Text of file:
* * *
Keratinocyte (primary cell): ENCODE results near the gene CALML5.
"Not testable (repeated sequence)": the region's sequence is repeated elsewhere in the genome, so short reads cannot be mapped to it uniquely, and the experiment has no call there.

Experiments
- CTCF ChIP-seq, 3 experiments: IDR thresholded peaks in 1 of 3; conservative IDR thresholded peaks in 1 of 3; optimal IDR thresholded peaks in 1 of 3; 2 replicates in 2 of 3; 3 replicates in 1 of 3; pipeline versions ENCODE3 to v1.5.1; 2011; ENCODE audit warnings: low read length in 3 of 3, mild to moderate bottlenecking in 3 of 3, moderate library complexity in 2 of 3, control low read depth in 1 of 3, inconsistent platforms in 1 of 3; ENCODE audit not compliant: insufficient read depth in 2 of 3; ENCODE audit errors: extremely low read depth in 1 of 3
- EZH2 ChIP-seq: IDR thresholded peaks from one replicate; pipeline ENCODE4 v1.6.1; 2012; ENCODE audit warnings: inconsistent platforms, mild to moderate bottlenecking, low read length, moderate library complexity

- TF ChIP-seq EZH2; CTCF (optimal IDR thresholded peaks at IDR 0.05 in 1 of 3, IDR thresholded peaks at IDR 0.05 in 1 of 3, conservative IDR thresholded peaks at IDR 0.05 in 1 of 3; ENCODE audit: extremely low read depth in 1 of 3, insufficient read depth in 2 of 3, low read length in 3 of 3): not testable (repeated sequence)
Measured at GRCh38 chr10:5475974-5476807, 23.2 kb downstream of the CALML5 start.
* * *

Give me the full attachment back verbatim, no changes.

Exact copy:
Keratinocyte (primary cell): ENCODE results near the gene CALML5.
"Not testable (repeated sequence)": the region's sequence is repeated elsewhere in the genome, so short reads cannot be mapped to it uniquely, and the experiment has no call there.

Experiments
- CTCF ChIP-seq, 3 experiments: IDR thresholded peaks in 1 of 3; conservative IDR thresholded peaks in 1 of 3; optimal IDR thresholded peaks in 1 of 3; 2 replicates in 2 of 3; 3 replicates in 1 of 3; pipeline versions ENCODE3 to v1.5.1; 2011; ENCODE audit warnings: low read length in 3 of 3, mild to moderate bottlenecking in 3 of 3, moderate library complexity in 2 of 3, control low read depth in 1 of 3, inconsistent platforms in 1 of 3; ENCODE audit not compliant: insufficient read depth in 2 of 3; ENCODE audit errors: extremely low read depth in 1 of 3
- EZH2 ChIP-seq: IDR thresholded peaks from one replicate; pipeline ENCODE4 v1.6.1; 2012; ENCODE audit warnings: inconsistent platforms, mild to moderate bottlenecking, low read length, moderate library complexity

- TF ChIP-seq EZH2; CTCF (optimal IDR thresholded peaks at IDR 0.05 in 1 of 3, IDR thresholded peaks at IDR 0.05 in 1 of 3, conservative IDR thresholded peaks at IDR 0.05 in 1 of 3; ENCODE audit: extremely low read depth in 1 of 3, insufficient read depth in 2 of 3, low read length in 3 of 3): not testable (repeated sequence)
Measured at GRCh38 chr10:5475974-5476807, 23.2 kb downstream of the CALML5 start.